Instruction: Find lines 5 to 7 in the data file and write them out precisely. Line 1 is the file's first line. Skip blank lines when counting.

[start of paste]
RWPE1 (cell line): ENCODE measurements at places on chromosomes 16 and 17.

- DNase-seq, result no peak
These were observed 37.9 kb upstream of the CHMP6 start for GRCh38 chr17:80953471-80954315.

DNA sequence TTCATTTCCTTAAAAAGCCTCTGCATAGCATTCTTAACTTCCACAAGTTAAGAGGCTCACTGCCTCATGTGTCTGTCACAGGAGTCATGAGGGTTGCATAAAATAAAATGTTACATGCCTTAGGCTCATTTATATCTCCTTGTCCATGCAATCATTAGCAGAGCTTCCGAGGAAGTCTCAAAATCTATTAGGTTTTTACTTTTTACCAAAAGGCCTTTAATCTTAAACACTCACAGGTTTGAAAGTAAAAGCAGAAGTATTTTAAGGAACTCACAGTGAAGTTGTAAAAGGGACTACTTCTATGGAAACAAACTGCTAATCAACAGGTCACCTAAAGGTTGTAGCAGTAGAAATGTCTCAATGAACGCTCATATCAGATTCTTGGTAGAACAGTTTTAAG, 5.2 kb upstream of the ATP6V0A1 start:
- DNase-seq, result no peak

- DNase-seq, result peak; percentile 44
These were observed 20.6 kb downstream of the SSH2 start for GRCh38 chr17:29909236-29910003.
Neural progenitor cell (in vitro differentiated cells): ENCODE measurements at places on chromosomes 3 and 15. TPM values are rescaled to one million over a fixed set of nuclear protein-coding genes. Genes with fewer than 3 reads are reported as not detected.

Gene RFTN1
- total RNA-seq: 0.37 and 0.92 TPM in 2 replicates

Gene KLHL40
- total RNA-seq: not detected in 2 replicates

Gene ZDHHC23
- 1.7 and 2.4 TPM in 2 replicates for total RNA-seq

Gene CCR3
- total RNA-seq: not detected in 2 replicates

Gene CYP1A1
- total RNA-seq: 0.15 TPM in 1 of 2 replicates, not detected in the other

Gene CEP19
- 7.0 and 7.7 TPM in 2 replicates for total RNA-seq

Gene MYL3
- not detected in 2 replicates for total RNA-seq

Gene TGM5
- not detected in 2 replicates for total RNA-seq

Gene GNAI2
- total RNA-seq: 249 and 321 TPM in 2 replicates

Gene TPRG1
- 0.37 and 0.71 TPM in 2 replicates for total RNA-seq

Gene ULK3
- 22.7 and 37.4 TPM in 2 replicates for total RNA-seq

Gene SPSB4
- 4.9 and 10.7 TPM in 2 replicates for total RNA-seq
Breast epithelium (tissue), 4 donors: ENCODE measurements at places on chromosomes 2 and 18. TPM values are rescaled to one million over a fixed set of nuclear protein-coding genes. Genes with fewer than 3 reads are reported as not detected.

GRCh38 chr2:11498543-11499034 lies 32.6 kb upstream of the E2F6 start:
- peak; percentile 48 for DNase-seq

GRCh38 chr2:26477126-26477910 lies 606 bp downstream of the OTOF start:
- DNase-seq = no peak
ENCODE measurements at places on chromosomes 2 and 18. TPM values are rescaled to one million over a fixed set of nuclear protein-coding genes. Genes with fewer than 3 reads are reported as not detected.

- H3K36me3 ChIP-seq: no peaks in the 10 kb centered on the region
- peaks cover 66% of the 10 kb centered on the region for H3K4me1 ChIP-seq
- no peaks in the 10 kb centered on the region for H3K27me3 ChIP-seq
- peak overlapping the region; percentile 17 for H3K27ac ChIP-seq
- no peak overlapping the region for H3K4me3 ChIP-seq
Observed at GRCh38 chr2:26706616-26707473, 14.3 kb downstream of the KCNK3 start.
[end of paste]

- DNase-seq, result no peak

- DNase-seq, result peak; percentile 44
These were observed 20.6 kb downstream of the SSH2 start for GRCh38 chr17:29909236-29910003.